This option has received a lot of attention in the media lately. There can be no question that the Congress can limit the jurisdiction of federal courts including the U.S. Supreme Court. For example, if Congress wanted to, Congress could pass a law stating that no federal court will hear any case involving school prayer or Bible reading in the public schools. In the 1960's, Congress attempted to pass such legislation many times without success. The U.S. Constitution gave Congress the power to limit the jurisdiction of the Supreme Court in Article III, Section 2, Clause 2. Notice the words " . . . under such Regulations as the Congress shall make."
STRATEGY NO. 2: Require a Super Majority on the U.S. Supreme Court.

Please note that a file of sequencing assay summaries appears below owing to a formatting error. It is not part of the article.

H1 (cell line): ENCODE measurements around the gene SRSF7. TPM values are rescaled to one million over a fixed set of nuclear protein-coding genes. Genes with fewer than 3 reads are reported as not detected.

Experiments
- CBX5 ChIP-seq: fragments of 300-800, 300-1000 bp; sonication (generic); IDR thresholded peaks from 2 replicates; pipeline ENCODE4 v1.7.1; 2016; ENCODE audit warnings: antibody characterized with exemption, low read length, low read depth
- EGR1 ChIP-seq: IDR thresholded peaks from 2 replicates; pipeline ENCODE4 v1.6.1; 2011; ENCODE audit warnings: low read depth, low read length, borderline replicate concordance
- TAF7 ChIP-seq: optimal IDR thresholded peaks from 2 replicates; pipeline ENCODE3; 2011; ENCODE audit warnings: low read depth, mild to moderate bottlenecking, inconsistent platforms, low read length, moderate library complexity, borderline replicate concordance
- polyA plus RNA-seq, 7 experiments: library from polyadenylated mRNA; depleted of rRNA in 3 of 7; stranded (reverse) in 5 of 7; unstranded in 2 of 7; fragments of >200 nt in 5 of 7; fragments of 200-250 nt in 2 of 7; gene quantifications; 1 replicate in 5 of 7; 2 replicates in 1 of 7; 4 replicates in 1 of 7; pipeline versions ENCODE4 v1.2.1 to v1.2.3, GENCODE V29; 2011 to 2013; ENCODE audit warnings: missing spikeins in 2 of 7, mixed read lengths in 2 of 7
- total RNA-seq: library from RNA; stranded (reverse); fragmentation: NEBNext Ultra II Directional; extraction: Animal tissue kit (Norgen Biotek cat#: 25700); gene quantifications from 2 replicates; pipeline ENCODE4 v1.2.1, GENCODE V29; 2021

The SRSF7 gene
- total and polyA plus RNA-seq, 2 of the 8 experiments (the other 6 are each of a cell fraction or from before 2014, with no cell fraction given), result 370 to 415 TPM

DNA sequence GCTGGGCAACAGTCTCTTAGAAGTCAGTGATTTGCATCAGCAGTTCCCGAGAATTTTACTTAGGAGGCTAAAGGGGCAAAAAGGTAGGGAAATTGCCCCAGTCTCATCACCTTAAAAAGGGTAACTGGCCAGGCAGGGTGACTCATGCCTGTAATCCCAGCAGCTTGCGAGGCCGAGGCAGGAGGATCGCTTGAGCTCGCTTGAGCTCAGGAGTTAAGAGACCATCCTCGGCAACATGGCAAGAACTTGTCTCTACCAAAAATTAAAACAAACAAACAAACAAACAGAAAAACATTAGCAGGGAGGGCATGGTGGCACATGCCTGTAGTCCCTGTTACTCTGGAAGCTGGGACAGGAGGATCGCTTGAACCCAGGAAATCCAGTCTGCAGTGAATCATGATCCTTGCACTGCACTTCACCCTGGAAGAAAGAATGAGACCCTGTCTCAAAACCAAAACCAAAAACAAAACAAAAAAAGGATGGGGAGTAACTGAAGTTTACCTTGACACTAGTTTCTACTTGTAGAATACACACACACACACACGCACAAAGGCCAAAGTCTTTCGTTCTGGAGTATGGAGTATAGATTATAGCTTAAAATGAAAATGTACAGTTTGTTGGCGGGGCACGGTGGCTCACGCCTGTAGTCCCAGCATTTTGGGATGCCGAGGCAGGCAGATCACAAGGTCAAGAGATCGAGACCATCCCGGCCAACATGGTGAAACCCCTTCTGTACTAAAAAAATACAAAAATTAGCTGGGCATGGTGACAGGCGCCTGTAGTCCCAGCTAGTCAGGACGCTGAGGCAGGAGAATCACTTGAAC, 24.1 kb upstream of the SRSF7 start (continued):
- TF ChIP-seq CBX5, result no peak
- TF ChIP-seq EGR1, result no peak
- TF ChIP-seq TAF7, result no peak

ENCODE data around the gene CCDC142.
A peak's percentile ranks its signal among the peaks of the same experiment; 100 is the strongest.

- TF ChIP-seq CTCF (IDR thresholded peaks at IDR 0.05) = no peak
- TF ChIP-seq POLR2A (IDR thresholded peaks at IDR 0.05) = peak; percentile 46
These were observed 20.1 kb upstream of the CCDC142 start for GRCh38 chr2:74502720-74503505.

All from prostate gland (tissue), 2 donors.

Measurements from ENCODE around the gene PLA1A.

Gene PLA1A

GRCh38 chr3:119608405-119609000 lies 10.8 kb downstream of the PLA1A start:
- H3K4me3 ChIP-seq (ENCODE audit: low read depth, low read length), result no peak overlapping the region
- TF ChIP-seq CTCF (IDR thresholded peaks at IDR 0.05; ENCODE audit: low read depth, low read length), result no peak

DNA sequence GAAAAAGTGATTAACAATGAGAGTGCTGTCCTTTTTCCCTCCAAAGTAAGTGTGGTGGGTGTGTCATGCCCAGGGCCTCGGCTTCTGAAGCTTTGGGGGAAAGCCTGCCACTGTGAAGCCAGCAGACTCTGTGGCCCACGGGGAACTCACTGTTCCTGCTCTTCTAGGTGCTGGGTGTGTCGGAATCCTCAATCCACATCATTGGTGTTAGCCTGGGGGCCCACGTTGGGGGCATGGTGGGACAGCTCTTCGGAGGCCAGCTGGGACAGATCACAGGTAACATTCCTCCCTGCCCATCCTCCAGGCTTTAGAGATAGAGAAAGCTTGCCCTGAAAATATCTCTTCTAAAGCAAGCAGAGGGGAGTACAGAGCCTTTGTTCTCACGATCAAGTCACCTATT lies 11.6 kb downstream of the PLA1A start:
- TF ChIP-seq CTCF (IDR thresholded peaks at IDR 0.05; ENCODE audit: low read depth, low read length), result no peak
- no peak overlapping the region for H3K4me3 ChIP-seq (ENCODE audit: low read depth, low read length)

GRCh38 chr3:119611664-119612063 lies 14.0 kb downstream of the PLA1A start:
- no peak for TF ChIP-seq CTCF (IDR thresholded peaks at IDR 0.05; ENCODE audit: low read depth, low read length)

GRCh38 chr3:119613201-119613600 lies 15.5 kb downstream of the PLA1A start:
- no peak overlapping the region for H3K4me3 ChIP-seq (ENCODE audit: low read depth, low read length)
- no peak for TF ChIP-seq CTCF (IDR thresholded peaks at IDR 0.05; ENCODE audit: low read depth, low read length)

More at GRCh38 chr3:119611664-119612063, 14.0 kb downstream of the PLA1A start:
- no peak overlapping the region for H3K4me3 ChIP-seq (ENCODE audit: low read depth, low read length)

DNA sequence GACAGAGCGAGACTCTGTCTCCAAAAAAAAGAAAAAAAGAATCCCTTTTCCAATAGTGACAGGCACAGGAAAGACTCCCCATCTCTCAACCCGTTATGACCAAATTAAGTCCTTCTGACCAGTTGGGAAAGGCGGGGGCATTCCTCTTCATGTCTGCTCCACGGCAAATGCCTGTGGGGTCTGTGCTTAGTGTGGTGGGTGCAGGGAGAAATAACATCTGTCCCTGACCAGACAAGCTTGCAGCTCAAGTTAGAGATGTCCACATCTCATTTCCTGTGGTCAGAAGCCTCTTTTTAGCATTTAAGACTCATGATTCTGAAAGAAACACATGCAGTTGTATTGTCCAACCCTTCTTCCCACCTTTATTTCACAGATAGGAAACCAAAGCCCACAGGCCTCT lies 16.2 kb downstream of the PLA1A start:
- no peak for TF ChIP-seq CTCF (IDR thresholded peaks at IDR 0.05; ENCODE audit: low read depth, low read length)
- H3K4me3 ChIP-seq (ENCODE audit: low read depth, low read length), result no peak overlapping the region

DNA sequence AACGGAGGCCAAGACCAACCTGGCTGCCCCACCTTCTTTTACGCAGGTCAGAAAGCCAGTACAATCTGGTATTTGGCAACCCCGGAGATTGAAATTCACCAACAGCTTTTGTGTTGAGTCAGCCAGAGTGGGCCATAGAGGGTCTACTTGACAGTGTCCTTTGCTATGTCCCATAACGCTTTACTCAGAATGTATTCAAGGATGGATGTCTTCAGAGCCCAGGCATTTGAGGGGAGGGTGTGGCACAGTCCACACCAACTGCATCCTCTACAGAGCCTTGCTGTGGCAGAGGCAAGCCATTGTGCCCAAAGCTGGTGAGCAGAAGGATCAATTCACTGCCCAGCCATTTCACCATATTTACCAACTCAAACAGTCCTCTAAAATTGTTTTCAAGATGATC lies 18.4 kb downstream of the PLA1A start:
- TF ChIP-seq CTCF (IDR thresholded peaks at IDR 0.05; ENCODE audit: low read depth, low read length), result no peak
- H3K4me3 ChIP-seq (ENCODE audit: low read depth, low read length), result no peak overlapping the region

Question: does the Constitution say that 'majority rules' on the U.S. Supreme Court? Where does it say that a 5 to 4 decision is the winner? Or that a 5 to 4 decision is the law of the land? Absolutely No Where! Few Americans realize that the U.S. Constitution says nothing about the majority ruling on the Supreme Court. The Constitution says nothing about 'majority rules' or words to that effect anywhere in the text. The majority rule standard used today by the Supreme Court is one that they have adopted by themselves. It is not in the Constitution. Historically, the idea of 'majority rules' was not in the mind of Congress when they established the Supreme Court. This must be true since the Supreme Court was limited to six members when George Washington was President.